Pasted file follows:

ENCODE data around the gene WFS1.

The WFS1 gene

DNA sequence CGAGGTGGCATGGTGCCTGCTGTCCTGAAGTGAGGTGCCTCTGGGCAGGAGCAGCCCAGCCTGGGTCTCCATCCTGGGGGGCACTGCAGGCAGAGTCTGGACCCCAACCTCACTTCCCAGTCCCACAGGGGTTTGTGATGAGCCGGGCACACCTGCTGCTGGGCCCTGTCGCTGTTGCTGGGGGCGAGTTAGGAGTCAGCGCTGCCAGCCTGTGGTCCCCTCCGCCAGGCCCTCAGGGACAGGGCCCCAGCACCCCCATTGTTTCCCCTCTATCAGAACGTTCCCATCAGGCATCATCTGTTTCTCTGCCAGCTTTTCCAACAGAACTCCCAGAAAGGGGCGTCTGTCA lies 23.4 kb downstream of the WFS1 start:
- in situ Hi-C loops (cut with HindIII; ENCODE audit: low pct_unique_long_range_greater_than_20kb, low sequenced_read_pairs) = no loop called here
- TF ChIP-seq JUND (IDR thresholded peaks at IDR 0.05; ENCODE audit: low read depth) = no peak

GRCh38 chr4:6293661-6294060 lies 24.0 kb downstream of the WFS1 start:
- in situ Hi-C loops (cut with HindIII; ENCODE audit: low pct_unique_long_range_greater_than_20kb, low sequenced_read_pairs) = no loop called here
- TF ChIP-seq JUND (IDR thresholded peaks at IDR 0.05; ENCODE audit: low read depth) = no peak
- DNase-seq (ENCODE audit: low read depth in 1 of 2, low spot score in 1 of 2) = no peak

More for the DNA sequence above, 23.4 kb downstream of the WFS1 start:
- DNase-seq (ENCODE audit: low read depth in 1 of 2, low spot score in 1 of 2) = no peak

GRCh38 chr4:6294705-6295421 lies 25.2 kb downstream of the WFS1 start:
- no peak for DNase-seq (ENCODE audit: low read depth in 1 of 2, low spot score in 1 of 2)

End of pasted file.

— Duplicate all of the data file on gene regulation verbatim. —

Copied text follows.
ENCODE data around the gene WFS1.

The WFS1 gene

DNA sequence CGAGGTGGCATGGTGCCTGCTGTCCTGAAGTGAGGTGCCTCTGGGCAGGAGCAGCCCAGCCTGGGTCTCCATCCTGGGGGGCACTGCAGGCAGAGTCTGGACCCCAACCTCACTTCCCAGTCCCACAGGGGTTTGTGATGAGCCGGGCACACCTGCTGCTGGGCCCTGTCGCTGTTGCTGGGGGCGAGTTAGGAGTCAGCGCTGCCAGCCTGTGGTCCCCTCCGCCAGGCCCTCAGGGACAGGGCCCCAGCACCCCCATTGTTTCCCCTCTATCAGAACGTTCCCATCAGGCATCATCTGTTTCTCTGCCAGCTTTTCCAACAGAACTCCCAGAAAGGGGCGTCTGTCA lies 23.4 kb downstream of the WFS1 start:
- in situ Hi-C loops (cut with HindIII; ENCODE audit: low pct_unique_long_range_greater_than_20kb, low sequenced_read_pairs) = no loop called here
- TF ChIP-seq JUND (IDR thresholded peaks at IDR 0.05; ENCODE audit: low read depth) = no peak

GRCh38 chr4:6293661-6294060 lies 24.0 kb downstream of the WFS1 start:
- in situ Hi-C loops (cut with HindIII; ENCODE audit: low pct_unique_long_range_greater_than_20kb, low sequenced_read_pairs) = no loop called here
- TF ChIP-seq JUND (IDR thresholded peaks at IDR 0.05; ENCODE audit: low read depth) = no peak
- DNase-seq (ENCODE audit: low read depth in 1 of 2, low spot score in 1 of 2) = no peak

More for the DNA sequence above, 23.4 kb downstream of the WFS1 start:
- DNase-seq (ENCODE audit: low read depth in 1 of 2, low spot score in 1 of 2) = no peak

GRCh38 chr4:6294705-6295421 lies 25.2 kb downstream of the WFS1 start:
- no peak for DNase-seq (ENCODE audit: low read depth in 1 of 2, low spot score in 1 of 2)